Journal Logo


Isobornyl Acrylate

Aerts, Olivier MD, PhD; Herman, Anne MD; Mowitz, Martin MSc, PhD; Bruze, Magnus MD, PhD; Goossens, An PhD§

Author Information
doi: 10.1097/DER.0000000000000549
  • Free


In the past few years, the development of high-tech medical devices has revolutionized the diagnosis and treatment of human diseases. In the field of diabetology, the surge of continuous and flash glucose monitoring systems and insulin pumps can be considered a real game changer: these innovative instruments allow diabetes patients to monitor and respond to their glycemia levels without the hurdle of repeated skin pricks. It is against this background, during 2017, after the wide adoption of a newly introduced glucose sensor, that a worldwide epidemic of allergic contact dermatitis (ACD) was born.1 The search to find the culprit sensitizer(s) proved to be a successful example of international and multidisciplinary collaboration between Belgian and Swedish dermatologists, pharmacists, and chemists.

The Calm Before the Storm: IBOA, A Rare Skin Sensitizer?

Isobornyl acrylate (IBOA; CAS 5888-33-5), or the isobornyl ester of acrylic acid, can be obtained by a chemical reaction between acrylic acid and camphene, a bicyclic monoterpene. The raw material of IBOA, besides containing several, unidentified impurities, might also contain acrylic acid and/or camphene residues (<1%).2 Isobornyl acrylate, a photopolymerizable acrylate monomer, is available as a liquid substance. It is used in coatings, sealants, glues, adhesives, paints, and inks and, according to some sources, also as a plasticizer in various plastic materials.3 It has also been claimed to be a potential impurity in preparations containing alkyl glucosides3; however, a Belgian study was unable to confirm this.4

Isobornyl acrylate displays qualities of hardness combined with flexibility and impact resistance, making it also an ideal substance in medical devices. According to material safety data sheets, it is foremost a skin irritant, but not an important skin sensitizer.5 Historically, IBOA has indeed rarely led to any significant cases of skin sensitization and thus managed to stay under the radar for quite some time. For example, despite the fact that IBOA has repeatedly been identified as a highly concentrated component (>60%) in different work-related, UV-cured, and bicomponent acrylic glues, it was hardly ever the cause of ACD in this context. In Poland, Kiec-Swierczynska et al6 reported on a miniepidemic involving 12 laborers experiencing occupational ACD from such a glue, a similar case having been observed by Kanerva et al7 in Finland. In all these patients, despite skin contact with IBOA, other (meth)acrylates were identified as the responsible sensitizers. More recently, in 2013, Christoffers et al8 reported an industrial process operator experiencing hand dermatitis while working in a glass fiber–producing factory; although he was effectively shown to be sensitized to IBOA, 14 other acrylate-sensitized patients failed to show cross-reactions to this particular component, leading the authors to conclude that there was insufficient support to include IBOA in a (meth)acrylate test series. Similarly, reassuring occupational experience with IBOA also led researchers of the Finnish Institute of Occupational Health to cease its routine testing in their (meth)acrylate series.9 However, a publication from the Leuven department, dating back to 1995, detailed 2 young female diabetes patients, who had developed eczema and abscesses at and around the injection site of several portable insulin pumps (Cliniset and Clinisoft [Pharmaplast, Vaerloese, Denmark] and Disetronic [Disetronic Medical Systems, Burgdorf, Switzerland]).10 Patch tests were positive to scrapings of the plastic surrounding the needle, and it was subsequently shown that several acrylates, all components of the UV-cured glue (Loctite 302; Loctite International, Dublin, Ireland), used to fix the needle into the plastic, were responsible. It was hypothesized that these acrylates had somehow diffused into the surrounding plastic; hence, these had been capable of inducing sensitization and subsequent ACD. Among other components, IBOA, patch tested at 0.1%, 0.01%, and 0.001% in petrolatum (pet.), had been identified as one of the major culprit sensitizers. Both patients were successfully switched to an alternative insulin infusion set, manufactured by using a process called “heat staking,” a procedure in which the plastic is melted around the needle and no glue is used. In the years, thereafter, similar cases of ACD from diabetes devices were observed, and most of these were attributed to (meth)acrylates other than IBOA.11–14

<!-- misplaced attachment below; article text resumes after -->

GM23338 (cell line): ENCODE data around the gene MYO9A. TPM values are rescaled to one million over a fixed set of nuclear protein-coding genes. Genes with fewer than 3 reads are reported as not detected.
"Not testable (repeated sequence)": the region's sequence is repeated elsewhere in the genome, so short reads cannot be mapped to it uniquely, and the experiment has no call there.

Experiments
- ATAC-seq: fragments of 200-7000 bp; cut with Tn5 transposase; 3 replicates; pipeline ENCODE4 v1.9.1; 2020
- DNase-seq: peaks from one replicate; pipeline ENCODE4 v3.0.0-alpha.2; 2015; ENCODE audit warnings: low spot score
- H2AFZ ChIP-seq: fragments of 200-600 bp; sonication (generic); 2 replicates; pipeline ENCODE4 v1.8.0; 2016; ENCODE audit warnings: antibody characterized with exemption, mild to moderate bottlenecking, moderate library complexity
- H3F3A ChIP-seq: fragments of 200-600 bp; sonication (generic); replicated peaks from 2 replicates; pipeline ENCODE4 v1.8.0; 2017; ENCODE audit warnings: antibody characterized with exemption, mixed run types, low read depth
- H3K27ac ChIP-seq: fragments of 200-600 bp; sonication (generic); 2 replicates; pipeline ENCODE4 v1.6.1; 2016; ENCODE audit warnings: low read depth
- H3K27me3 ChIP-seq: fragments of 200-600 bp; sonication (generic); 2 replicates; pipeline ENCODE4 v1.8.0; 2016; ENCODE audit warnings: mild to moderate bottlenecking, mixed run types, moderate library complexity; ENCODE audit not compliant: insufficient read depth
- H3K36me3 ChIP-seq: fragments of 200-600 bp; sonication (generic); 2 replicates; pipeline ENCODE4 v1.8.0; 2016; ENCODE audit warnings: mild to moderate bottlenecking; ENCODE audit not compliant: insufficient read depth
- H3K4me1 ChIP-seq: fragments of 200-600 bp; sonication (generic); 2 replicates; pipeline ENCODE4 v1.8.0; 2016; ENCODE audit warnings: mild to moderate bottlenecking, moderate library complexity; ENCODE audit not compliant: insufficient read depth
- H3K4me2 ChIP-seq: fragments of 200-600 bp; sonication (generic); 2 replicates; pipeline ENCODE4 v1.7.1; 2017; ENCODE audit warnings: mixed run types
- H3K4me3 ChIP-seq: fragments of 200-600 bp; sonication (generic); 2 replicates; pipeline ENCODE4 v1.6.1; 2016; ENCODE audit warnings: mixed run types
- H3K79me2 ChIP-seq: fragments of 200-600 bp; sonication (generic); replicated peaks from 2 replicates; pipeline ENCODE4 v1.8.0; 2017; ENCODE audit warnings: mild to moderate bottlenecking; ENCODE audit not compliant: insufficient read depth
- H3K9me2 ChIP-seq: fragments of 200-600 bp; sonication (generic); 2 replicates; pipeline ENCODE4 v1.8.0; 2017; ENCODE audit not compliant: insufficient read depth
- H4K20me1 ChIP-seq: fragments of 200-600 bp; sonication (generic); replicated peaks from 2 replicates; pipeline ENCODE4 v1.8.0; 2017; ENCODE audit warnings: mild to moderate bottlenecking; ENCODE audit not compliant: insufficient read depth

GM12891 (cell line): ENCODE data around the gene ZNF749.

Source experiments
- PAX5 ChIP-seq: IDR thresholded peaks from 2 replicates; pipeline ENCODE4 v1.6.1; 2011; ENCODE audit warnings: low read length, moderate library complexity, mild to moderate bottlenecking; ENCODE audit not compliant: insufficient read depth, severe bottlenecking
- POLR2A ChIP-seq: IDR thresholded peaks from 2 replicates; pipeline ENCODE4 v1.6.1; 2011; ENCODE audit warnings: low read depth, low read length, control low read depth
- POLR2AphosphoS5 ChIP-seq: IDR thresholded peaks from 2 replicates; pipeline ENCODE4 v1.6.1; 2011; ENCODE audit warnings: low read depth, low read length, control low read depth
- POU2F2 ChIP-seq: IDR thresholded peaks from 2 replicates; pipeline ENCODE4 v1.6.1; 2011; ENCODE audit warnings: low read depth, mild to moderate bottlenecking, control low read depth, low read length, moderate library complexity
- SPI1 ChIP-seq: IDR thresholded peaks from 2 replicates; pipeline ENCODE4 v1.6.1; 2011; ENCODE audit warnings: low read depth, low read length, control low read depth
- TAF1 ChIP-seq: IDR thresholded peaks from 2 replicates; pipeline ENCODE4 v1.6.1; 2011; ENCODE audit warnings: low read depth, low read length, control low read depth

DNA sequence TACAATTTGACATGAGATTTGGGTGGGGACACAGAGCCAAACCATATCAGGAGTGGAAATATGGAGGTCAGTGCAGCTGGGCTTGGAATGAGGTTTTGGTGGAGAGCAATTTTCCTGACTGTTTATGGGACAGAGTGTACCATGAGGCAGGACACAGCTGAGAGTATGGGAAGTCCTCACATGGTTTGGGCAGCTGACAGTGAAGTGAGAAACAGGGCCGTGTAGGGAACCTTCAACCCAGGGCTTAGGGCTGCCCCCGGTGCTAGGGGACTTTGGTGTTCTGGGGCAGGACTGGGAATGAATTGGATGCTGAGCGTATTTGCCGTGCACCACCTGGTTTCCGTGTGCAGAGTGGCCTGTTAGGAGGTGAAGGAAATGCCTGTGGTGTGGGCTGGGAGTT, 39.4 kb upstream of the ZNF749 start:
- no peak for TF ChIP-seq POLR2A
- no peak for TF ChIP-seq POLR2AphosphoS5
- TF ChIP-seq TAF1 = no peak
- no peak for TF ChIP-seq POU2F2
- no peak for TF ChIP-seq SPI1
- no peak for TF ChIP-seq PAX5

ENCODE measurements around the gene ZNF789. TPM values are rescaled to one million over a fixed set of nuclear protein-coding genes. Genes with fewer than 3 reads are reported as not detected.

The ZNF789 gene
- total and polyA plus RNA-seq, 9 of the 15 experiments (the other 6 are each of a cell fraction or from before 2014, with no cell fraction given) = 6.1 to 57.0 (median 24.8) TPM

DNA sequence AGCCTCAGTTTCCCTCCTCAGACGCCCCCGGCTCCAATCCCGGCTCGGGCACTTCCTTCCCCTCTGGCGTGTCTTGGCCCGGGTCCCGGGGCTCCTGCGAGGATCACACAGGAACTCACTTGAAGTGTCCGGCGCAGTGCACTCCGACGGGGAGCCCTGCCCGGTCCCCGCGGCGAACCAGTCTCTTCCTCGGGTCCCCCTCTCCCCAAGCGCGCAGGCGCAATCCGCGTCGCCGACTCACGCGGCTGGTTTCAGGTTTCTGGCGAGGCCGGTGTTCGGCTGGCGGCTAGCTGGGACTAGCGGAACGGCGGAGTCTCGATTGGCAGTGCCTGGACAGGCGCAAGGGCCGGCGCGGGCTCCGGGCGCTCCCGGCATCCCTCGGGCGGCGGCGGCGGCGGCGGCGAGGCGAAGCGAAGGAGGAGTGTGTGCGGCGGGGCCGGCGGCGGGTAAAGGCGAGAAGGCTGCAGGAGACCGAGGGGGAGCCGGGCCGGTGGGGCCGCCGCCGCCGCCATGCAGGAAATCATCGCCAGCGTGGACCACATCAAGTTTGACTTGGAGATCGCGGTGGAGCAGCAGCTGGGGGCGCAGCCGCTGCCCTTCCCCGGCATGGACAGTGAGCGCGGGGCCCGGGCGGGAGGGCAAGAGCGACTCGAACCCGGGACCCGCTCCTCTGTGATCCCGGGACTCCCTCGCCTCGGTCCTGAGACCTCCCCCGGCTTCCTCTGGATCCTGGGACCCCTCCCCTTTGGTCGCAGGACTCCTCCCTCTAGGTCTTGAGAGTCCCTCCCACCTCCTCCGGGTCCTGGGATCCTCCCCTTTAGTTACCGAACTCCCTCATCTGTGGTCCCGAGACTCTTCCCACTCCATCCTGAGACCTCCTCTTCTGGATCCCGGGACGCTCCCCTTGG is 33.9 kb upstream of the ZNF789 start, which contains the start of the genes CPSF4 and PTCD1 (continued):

Cutaneous Adverse Events Related to the Use of Diabetes Medical Devices